INTL-I 325 Politics of the Developing World - in Spanish
What is a "developing" country? Often also referred to as "non-western" or part of the "third-world," this course will explore definitions of these terms and the politics of countries that are typically categorized as developing, including the broader power dynamics that influence these politics. Central to our discussions will be definitions of democracy and autocracy and what these look like in the developing world, globalization and colonization, human rights, and the media. Although the course is about the politics of the developing world, it is inevitable that we should discuss the politics of the developed world, as well, given the historical and contemporary relationships between the developing and developed world.
Students will discuss -- in Spanish -- politics of the developing world. (See optional companion class INTL-I 303, which is taught in English.)
Course taught in SpanishLearn more
Recent Faculty Achievements
Keera Allendorf has published an essay, "Coronavirus, Cohorts, and International Demography," in Population and Development Review’s new collection on "Covid-19 and the Global Demographic Research Agenda."
Huss Banai recently made a number of media appearances discussing important current events. He appeared on NPR's On Point show, Public Seminar("On the meaning of Soleimani's death), Background Briefing podcast, BackStory Podcast("On the history of US-Iran relations), Deutsche Welle (airs on PBS before NewsHour), CBC("On what de-escalation means"), and on Vox("On possible implications").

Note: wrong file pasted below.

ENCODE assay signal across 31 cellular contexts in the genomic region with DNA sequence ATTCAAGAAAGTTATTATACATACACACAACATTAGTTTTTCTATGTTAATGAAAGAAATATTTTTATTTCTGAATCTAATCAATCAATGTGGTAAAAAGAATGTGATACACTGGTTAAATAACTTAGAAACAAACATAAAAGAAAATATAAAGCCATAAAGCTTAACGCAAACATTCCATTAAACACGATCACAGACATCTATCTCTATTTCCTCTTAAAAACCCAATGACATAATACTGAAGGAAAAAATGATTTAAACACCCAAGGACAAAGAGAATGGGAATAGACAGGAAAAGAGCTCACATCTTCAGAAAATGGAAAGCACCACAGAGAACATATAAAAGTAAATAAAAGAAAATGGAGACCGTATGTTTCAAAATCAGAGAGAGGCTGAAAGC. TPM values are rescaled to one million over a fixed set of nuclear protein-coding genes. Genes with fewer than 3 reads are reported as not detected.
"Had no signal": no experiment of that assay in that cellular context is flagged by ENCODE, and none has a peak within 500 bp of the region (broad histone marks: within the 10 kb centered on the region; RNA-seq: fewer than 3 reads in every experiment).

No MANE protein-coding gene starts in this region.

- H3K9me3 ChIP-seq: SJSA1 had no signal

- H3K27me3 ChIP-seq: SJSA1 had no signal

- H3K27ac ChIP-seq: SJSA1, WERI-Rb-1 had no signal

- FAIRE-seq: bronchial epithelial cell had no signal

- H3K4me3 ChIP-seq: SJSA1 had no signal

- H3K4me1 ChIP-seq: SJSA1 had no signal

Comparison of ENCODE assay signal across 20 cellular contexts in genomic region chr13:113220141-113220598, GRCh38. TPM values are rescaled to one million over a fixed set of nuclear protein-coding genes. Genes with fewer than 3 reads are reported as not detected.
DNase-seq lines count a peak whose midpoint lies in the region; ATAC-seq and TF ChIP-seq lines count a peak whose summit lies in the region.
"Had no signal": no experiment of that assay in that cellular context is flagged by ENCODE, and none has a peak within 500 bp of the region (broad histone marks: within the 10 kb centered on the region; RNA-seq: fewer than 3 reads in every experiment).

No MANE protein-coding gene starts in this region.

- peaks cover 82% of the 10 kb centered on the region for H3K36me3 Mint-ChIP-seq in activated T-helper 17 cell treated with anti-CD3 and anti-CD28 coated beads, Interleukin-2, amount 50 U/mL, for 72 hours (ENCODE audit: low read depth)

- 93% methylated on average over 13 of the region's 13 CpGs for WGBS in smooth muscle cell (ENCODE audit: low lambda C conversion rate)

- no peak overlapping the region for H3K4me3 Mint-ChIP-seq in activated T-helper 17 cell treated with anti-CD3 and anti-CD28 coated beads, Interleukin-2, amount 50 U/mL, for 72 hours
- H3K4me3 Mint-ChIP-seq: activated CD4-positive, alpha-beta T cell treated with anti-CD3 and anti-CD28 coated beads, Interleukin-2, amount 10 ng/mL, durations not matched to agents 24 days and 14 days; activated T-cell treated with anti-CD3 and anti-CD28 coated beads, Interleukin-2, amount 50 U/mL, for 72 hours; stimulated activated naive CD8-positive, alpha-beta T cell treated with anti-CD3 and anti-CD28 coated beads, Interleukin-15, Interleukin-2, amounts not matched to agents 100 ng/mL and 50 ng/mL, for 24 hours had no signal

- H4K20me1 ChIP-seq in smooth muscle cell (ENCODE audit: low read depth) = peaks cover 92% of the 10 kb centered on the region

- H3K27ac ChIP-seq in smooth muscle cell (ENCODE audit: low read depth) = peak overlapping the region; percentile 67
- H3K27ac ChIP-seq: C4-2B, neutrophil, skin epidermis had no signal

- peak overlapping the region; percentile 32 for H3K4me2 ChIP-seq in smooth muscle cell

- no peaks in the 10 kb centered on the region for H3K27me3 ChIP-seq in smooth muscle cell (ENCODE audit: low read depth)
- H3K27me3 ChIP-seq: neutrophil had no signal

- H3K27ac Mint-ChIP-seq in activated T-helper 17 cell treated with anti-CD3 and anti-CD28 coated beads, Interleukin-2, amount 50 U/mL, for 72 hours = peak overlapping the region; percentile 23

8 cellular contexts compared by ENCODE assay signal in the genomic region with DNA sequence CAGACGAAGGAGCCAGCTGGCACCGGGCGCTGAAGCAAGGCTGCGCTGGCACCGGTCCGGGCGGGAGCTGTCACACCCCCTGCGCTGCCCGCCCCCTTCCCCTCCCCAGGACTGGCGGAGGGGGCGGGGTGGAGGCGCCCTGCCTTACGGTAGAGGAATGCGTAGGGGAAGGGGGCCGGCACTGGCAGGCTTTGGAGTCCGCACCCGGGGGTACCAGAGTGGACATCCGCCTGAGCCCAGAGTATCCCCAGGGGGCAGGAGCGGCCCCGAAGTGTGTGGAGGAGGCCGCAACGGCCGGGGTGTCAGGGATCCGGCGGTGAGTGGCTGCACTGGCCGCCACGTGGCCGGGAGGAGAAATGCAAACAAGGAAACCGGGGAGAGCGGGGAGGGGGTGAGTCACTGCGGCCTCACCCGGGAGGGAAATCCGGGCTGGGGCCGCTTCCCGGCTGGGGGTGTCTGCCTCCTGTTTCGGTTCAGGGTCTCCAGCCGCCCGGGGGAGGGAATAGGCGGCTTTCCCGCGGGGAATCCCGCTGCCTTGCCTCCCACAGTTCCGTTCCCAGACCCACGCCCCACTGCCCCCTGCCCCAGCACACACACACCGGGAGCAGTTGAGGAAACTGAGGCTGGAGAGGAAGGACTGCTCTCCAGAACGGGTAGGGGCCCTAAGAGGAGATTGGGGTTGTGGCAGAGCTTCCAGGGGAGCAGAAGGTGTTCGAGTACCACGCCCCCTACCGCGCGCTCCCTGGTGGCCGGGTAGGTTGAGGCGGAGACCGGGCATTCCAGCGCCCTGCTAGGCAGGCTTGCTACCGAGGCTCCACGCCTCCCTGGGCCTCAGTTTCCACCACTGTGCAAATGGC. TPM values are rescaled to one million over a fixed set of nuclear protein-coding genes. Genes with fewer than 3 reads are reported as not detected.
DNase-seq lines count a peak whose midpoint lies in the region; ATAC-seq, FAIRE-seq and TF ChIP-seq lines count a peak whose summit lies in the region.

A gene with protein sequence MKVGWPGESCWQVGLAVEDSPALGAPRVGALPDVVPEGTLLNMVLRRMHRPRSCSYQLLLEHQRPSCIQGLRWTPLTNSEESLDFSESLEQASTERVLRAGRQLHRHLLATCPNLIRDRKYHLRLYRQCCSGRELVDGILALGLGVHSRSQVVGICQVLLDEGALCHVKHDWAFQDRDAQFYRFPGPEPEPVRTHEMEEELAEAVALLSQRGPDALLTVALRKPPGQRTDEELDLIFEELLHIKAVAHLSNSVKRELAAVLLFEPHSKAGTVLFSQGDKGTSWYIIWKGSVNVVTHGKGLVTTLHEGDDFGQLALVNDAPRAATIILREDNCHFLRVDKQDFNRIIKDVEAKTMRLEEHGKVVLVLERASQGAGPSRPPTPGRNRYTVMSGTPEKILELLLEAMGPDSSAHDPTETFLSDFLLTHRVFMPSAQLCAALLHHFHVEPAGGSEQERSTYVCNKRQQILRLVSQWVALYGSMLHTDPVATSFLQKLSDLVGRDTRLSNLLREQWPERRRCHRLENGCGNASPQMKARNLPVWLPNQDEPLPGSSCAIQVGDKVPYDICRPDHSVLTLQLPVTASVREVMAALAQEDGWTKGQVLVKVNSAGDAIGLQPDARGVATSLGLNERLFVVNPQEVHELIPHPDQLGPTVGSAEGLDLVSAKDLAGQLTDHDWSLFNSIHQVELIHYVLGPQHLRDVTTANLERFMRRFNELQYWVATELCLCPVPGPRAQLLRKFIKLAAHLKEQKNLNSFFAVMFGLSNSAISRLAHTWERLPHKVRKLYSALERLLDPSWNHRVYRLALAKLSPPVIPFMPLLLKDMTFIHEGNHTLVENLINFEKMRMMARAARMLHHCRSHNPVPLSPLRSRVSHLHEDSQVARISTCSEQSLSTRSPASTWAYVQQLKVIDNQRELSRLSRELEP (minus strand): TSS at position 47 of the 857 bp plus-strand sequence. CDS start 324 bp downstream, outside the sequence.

Feisal Istrabadi's op-ed, "To Foster Trust, Genuine Federal Structures Must be Constructed," was published by the Iraq Energy Institute.
Sarah Bauerle Danzman published an article in The Monkey Cage titled "Why is the U.S. forcing a Chinese company to sell the gay dating app Grindr?".
Recent Publications by Faculty
Clémence Pinaud's book
War and Genocide in South Sudan, is now available through Cornell University Press.
Clémence Pinaud's book
Rebel Economies: Warlords, Insurgents, Humanitarians, co-edited by Clémence Pinaud, has been published by Rowman and Littlefield.
Sarah Bauerle Danzman's book
Merging Interests by Sarah Bauerle Danzman is now available through Cambridge University Press.
Stephen Macekura's book
The Mismeasure of Progress, is now available through the University of Chicago Press.
Purnima Bose’s book
Intervention Narratives: Afghanistan, the United States, and the Global War on Terror, was published by Rutgers University Press. Her book is also featured on the Page 99 Test.
Bill Scheuerman’s book
The second, revised and expanded edition of Bill Scheuerman’s The End of Law: Carl Schmitt in The Twenty-First Century has been released by Rowman & Littlefield International (London).
Jess Steinberg's book
Mines, Communities, and States: The Local Politics of Natural Resource Extraction in Africa, is now available through Cambridge University Press.
Nur Amali Ibrahim's book
Improvisational Islam: Indonesian Youth in a Time of Possibility, is now available through Cornell University Press.